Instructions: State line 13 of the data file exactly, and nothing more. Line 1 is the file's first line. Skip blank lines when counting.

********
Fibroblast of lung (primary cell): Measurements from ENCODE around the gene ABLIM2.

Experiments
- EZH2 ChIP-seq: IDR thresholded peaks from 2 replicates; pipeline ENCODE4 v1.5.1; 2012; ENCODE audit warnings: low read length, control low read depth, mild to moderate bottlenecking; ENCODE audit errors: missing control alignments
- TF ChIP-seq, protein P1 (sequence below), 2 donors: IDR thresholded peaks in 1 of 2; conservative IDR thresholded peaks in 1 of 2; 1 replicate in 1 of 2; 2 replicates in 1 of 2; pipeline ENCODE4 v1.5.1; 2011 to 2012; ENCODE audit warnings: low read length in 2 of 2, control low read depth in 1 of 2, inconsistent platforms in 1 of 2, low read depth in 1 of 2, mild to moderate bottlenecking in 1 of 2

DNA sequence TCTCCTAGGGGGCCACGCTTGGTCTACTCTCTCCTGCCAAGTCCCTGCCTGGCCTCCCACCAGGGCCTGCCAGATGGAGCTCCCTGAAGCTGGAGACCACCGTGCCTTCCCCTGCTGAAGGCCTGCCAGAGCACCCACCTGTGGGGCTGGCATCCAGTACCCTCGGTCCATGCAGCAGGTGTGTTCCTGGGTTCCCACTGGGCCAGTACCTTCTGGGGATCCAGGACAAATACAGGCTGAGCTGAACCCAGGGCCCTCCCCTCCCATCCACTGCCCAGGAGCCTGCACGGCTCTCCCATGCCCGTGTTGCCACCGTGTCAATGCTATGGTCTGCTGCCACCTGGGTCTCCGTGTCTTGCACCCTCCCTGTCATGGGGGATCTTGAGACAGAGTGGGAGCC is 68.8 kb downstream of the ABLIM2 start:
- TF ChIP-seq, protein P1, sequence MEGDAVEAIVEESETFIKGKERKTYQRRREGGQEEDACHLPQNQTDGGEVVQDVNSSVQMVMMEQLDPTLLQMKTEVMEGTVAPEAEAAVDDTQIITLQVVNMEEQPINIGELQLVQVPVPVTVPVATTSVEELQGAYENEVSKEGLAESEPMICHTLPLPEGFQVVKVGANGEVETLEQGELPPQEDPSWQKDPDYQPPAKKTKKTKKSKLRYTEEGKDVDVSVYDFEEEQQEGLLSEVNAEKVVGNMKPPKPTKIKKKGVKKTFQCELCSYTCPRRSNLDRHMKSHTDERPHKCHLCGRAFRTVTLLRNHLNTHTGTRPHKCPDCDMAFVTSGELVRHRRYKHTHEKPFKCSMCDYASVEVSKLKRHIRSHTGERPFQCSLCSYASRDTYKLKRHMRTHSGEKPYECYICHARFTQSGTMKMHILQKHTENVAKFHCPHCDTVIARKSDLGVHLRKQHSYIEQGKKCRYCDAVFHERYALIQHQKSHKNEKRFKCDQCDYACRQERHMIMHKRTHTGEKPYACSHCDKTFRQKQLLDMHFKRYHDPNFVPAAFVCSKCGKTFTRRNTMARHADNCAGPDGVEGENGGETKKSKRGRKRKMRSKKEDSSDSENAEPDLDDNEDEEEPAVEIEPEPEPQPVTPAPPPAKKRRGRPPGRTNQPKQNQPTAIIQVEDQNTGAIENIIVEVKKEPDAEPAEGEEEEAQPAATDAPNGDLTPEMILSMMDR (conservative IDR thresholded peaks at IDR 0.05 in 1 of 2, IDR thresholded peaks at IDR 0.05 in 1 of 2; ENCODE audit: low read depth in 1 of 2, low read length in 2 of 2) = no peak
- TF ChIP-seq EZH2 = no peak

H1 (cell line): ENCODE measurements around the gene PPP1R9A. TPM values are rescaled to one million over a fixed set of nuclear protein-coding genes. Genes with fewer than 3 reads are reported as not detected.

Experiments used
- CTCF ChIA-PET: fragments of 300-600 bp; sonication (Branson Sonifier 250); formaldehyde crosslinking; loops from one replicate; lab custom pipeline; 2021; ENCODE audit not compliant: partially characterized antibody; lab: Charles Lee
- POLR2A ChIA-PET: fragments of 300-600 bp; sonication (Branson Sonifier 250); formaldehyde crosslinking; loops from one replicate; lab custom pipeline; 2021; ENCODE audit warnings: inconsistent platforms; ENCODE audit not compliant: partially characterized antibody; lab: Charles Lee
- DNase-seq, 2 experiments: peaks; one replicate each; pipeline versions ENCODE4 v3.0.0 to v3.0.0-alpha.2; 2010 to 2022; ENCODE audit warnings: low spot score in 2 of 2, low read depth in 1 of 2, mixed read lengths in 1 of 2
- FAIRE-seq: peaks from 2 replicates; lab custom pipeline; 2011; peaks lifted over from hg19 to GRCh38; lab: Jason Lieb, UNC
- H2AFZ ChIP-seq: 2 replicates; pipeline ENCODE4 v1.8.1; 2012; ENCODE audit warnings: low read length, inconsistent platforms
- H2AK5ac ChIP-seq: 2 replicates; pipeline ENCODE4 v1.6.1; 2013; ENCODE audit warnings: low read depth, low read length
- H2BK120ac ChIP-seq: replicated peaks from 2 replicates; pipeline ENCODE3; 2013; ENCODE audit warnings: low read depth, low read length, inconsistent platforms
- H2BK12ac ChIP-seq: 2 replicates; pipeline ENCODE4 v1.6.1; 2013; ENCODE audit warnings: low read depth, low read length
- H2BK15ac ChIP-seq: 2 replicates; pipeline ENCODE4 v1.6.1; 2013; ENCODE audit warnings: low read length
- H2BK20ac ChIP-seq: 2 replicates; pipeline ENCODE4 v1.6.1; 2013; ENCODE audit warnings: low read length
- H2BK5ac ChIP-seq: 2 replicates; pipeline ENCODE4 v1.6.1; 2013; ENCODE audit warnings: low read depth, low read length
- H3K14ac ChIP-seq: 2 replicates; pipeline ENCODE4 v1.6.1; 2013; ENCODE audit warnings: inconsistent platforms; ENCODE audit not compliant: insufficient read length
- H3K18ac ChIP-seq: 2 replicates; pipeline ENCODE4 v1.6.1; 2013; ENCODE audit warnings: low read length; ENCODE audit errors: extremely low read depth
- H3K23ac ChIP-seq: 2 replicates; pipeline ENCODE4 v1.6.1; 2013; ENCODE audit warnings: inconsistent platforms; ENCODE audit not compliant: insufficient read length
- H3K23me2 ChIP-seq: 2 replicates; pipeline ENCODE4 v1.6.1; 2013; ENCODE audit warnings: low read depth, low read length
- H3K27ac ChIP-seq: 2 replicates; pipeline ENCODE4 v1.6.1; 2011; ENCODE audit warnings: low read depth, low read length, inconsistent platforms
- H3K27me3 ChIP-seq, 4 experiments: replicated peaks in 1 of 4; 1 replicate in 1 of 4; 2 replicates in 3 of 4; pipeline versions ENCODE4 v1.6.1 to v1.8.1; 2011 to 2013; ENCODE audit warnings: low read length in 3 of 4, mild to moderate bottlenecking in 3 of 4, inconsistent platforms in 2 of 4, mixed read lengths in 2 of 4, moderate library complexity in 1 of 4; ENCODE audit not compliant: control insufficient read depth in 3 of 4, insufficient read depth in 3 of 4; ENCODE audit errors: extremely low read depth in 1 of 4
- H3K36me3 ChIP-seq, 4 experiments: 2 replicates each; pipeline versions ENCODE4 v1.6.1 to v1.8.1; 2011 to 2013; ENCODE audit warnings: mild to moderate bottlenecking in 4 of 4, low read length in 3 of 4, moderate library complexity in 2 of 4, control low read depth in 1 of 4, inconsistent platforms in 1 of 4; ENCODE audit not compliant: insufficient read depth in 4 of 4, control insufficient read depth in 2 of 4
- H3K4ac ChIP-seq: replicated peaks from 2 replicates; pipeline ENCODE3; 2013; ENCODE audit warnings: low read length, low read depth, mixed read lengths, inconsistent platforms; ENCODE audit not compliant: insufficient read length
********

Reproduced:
- FAIRE-seq: peaks from 2 replicates; lab custom pipeline; 2011; peaks lifted over from hg19 to GRCh38; lab: Jason Lieb, UNC